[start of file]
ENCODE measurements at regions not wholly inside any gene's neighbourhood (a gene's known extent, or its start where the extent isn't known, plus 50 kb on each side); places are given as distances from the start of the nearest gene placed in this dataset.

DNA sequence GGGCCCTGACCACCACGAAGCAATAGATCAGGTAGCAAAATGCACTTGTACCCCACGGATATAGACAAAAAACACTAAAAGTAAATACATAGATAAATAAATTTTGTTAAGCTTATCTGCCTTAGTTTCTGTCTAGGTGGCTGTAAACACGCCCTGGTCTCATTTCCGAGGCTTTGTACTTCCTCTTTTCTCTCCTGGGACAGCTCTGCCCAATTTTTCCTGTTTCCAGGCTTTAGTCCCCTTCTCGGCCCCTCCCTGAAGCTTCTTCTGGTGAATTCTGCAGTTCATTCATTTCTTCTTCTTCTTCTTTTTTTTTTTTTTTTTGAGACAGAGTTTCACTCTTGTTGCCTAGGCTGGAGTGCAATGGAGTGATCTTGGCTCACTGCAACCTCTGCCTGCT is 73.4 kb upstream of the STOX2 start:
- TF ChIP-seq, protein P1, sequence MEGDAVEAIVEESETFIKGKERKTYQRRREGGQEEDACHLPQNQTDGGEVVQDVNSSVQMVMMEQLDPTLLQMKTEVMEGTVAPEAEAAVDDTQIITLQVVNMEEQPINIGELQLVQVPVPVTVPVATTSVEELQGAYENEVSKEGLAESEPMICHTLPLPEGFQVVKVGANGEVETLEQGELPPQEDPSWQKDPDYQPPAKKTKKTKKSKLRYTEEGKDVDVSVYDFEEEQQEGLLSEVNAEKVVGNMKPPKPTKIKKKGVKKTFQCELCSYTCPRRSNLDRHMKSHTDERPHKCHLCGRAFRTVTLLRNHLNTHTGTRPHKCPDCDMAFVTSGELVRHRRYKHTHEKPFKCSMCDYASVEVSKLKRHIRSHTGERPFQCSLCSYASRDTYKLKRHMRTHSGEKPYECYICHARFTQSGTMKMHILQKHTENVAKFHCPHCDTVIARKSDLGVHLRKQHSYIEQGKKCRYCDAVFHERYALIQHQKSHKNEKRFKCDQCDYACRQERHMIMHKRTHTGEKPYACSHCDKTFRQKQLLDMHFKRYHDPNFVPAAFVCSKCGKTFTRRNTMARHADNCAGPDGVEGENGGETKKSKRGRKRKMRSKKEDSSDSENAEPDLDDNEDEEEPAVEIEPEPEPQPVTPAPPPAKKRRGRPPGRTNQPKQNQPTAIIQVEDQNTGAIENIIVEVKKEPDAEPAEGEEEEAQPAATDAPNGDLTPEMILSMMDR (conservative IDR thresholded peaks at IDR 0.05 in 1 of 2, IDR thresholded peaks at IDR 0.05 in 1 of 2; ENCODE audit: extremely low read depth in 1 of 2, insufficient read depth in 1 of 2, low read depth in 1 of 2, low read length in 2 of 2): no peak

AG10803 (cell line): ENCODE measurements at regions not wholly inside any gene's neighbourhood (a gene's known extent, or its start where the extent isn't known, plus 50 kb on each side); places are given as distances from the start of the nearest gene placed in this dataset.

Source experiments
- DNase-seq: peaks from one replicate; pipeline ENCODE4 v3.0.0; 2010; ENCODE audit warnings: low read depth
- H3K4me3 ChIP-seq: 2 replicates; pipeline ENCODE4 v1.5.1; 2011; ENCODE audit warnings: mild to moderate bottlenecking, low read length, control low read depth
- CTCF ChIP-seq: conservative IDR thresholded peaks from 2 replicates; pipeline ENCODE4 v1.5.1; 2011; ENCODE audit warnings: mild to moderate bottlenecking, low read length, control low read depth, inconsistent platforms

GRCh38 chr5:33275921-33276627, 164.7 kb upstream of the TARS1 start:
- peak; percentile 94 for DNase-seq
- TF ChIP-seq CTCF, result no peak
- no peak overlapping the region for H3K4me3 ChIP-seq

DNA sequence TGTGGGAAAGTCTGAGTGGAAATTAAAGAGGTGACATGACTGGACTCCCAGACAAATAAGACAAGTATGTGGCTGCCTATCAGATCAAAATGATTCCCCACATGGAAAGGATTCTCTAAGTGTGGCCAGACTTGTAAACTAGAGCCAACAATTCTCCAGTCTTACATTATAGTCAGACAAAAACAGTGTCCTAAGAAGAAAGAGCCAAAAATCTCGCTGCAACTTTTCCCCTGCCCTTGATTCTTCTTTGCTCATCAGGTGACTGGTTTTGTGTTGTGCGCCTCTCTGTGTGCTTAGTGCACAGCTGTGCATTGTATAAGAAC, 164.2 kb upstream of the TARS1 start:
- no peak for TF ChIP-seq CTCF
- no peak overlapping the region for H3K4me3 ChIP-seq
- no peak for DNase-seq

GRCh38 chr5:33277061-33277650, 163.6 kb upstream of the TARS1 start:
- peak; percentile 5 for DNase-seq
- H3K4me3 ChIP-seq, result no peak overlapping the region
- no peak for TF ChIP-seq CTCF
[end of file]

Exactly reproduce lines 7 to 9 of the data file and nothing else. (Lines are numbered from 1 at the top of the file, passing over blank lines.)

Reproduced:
- H3K4me3 ChIP-seq: 2 replicates; pipeline ENCODE4 v1.5.1; 2011; ENCODE audit warnings: mild to moderate bottlenecking, low read length, control low read depth
- CTCF ChIP-seq: conservative IDR thresholded peaks from 2 replicates; pipeline ENCODE4 v1.5.1; 2011; ENCODE audit warnings: mild to moderate bottlenecking, low read length, control low read depth, inconsistent platforms

GRCh38 chr5:33275921-33276627, 164.7 kb upstream of the TARS1 start: